Due to difficulties in overseas travel, we have established remote training system so we can provide our training program on schedule even in difficult times.
Through these efforts, we will promote optimal human resource development and improve the process control level of each of our worldwide affiliate companies so we can respond strategies such as distributed production.

Training engineers at an overseas affiliate (Philippines)
Remote training

Developing Young Technicians through National Skills Competition

As a manufacturing company, Epson uses training for WorldSkills competitions to develop "groundbreaker technicians"*1 who have acquired essential manufacturing knowledge and skills at an early age. As a rule, individuals are allowed to take part in WorldSkills trainings just once. The purpose of the short-term intensive trainings is to help participants learn technical skills at the all-Japan level. Every year we send 10-15 individuals to the National Skills Competition associated with WorldSkills to compete in seven selected occupational categories that are applicable to our employees' work: Instrument making, Plastic die engineering, Mechatronics, Industrial electronics, Mobile robotics, Web design, and Watch repair.

New employees sent to Monozukuri Juku as WorldSkills trainees experience monozukuri (the art and science of manufacturing) in such forms as filing and sawing. They also learn basic knowledge about machinery, electricity, and other general topics in each occupational category. In conjunction with everyday occupation-specific training, there are training camps three times a year. Participants lodge together, run a long distance, set targets, and the like. All of this helps to build a sense of solidarity as a team.

To recreate the feel of the national competition, we also hold joint training events with other companies that take part in WorldSkills. Additionally, our employees actively pursue such national qualifications as machining technician, electronic device assembly technician, web design technician, and watch repair technician. After participants finish WorldSkills trainings, they get practical training to help them build the basic skills learned there into skills they can use to make products. Each participant then joins an operations division. The units they join often praise these employees for performing beyond expectations.

Everyday training
The 60th National Skills Competition of Japan 2022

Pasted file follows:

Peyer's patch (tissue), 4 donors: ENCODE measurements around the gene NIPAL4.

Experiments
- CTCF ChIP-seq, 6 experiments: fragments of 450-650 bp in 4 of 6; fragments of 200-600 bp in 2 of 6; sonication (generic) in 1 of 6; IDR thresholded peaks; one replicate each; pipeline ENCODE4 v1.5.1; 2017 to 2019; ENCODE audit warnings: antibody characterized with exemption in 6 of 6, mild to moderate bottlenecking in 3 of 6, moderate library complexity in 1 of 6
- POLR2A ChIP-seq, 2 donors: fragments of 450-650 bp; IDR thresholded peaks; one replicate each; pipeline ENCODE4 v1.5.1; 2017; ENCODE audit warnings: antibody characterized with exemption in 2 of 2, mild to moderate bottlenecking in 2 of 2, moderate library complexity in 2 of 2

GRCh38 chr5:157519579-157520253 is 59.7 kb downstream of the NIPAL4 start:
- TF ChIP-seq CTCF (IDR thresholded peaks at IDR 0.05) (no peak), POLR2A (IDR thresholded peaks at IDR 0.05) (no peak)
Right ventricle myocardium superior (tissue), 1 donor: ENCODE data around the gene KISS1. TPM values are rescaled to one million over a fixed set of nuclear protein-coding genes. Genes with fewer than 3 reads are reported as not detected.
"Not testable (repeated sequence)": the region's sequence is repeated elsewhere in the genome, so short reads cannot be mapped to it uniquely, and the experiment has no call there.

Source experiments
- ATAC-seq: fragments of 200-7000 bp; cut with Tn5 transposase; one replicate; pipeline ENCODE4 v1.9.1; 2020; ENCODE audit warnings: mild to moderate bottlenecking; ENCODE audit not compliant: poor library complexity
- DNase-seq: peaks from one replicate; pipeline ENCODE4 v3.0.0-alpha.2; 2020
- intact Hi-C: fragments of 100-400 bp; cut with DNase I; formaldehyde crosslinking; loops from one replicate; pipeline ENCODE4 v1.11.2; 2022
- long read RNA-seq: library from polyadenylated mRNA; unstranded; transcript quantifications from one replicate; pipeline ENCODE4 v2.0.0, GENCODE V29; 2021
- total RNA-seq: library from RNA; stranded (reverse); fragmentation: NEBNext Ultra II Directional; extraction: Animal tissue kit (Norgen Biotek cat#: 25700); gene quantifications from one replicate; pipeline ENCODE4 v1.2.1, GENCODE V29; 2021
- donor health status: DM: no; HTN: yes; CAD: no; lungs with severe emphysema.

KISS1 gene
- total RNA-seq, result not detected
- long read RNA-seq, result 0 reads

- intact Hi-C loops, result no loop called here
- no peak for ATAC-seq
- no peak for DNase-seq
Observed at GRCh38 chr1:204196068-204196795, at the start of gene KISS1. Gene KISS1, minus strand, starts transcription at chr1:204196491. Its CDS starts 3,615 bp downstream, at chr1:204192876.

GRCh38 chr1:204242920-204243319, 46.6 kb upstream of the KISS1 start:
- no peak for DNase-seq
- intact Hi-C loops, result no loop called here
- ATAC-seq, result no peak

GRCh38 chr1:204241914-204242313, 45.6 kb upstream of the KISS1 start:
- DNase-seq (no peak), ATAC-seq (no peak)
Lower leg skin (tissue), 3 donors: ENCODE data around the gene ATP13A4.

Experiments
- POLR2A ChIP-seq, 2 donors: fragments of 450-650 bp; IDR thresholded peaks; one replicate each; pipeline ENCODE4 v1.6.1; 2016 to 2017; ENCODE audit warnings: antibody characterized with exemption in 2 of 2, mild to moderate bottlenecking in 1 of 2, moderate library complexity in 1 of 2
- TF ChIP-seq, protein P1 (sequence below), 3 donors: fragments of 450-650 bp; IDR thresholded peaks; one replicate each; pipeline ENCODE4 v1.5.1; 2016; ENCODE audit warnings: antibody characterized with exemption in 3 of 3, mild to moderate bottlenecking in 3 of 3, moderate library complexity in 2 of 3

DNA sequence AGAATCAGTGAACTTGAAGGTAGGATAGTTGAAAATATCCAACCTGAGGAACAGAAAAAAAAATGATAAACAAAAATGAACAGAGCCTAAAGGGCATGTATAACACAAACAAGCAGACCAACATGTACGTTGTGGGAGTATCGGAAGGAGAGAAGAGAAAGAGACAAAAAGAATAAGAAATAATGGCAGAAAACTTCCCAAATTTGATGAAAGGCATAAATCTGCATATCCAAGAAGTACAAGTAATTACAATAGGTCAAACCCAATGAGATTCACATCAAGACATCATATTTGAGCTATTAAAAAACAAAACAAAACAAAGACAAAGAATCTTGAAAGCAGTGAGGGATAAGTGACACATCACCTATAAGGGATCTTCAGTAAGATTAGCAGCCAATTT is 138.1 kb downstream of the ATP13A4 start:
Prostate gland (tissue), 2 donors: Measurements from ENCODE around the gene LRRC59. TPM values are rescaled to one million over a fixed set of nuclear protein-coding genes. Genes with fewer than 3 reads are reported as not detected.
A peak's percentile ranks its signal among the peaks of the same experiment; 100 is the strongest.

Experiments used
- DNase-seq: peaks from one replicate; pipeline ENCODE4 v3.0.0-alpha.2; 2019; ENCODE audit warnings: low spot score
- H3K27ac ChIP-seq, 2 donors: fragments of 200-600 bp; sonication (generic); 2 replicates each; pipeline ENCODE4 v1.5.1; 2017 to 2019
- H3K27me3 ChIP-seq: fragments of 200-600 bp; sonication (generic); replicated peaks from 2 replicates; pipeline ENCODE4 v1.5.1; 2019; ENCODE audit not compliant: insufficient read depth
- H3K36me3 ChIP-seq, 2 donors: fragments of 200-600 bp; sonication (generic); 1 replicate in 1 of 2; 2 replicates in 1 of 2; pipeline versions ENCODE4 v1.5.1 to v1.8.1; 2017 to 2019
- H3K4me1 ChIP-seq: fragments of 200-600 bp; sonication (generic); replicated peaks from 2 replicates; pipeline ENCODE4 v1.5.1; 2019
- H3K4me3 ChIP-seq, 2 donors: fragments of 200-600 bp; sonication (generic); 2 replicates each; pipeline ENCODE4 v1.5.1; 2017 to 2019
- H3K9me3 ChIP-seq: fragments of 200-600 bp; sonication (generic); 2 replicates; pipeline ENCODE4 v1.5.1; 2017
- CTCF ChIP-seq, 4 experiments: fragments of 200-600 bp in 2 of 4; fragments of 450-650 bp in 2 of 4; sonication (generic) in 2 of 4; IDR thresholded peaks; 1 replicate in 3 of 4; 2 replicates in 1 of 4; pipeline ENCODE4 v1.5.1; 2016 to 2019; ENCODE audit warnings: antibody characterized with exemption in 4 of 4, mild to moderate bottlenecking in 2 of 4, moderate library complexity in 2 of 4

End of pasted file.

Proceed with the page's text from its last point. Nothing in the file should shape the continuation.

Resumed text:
*1 Technicians with the ability to break from precedent to create innovative technologies and systems.

FY2022 Workforce Composition and Training Data

Main Online Courses (Japan)

Course Trainees
Fundamentals of Export Control (2022) 18,979
Epson's Compliance (2022) 20,608
Basic Information Security (2022) 22,127
Basic Environmental Training II (2022) 20,343
Introduction to Procurement (Subcontract Act) (2022) 16,736
Basic Harassment Preventive Training (2022) 17,120
Occupational Safety Training (2022) 18,003
Health Improvement Course: Self Care (2022-) 19,613
Health Improvement Course: Locomotive Ability (2022-) 15,566
Principles of Corporate Behavior and Epson Global Code of Conduct (2022) 19,025
Learning from Failures to Increase the Number of Epson Fans 17,678
Purpose and Philosophy System 18,321
Business & Human Rights (2022-) 16,539

* The number of persons completing the course by March 31, 2023

Training by Employee Level

Training Who People Trained Percent Trained
New employee orientation New hires 250 100%
C-level employee training New C-level staff 325 98.0%
Senior staff training New senior staff 269 96.4%
Section manager training New section managers 118 95.2%
General manager training New general managers 47 87.0%

*Data for Seiko Epson Corporation employees as of March 31, 2023
*Employees who have not received training are scheduled to do so in FY2023.

Training Hours

  Unit FY2018 FY2019 FY2020 FY2021 FY2022
Training by regular employee Hrs. 11.0 11.1 7.4 20.9 21.5
Total training hours Hrs. - - - 228,696 235,910

Seiko Epson HR Department training for regular employees and time spent on online courses. Education and training courses of functional supervisory departments and operations divisions are also included after FY2021.